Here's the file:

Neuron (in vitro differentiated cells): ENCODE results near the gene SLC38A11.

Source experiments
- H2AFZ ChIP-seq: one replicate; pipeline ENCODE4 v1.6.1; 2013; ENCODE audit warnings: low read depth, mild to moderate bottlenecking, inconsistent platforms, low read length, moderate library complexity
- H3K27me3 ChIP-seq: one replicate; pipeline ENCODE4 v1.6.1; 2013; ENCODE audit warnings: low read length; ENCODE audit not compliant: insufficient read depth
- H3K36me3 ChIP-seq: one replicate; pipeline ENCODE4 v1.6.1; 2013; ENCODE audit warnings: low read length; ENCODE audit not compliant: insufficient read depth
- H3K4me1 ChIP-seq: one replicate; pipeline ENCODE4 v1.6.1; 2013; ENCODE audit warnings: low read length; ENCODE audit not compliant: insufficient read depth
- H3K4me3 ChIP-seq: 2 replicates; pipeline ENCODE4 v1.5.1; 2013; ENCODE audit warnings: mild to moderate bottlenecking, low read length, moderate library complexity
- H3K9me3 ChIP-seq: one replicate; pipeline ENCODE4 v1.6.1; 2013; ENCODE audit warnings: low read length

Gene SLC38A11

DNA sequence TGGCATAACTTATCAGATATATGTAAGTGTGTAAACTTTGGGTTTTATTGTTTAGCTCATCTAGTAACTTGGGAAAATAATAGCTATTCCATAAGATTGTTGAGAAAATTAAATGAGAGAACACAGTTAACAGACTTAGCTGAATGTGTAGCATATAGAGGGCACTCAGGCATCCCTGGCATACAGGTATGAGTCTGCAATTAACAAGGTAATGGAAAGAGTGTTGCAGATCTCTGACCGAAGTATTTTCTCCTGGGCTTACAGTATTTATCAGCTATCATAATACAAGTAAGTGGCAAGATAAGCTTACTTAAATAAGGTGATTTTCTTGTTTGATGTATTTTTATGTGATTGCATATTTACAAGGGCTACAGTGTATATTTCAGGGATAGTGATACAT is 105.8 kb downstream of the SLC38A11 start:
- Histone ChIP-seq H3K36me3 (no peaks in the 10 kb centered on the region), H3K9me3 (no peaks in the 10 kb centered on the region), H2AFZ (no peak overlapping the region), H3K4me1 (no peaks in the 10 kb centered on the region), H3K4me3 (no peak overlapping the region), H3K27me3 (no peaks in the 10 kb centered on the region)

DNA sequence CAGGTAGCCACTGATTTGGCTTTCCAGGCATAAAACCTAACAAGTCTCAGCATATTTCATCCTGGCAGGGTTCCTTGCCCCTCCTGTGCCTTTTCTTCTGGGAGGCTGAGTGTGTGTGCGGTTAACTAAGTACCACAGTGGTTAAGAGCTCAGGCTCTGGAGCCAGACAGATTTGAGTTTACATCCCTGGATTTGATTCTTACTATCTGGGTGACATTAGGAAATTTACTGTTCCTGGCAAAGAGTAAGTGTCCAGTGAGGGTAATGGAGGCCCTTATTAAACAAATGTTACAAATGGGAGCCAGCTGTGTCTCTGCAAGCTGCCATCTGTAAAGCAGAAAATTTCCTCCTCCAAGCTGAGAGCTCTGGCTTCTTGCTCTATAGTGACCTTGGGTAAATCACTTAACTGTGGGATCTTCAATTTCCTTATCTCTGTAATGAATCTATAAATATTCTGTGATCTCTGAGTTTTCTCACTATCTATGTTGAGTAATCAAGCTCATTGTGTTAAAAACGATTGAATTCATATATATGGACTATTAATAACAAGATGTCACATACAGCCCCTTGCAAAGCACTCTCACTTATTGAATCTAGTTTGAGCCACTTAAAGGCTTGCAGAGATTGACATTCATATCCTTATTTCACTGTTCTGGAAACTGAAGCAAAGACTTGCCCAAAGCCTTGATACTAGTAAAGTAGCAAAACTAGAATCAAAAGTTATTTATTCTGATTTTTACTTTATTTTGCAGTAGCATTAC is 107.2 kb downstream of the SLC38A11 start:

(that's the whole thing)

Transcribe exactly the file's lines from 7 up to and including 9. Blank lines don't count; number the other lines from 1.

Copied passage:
- H3K4me3 ChIP-seq: 2 replicates; pipeline ENCODE4 v1.5.1; 2013; ENCODE audit warnings: mild to moderate bottlenecking, low read length, moderate library complexity
- H3K9me3 ChIP-seq: one replicate; pipeline ENCODE4 v1.6.1; 2013; ENCODE audit warnings: low read length

Gene SLC38A11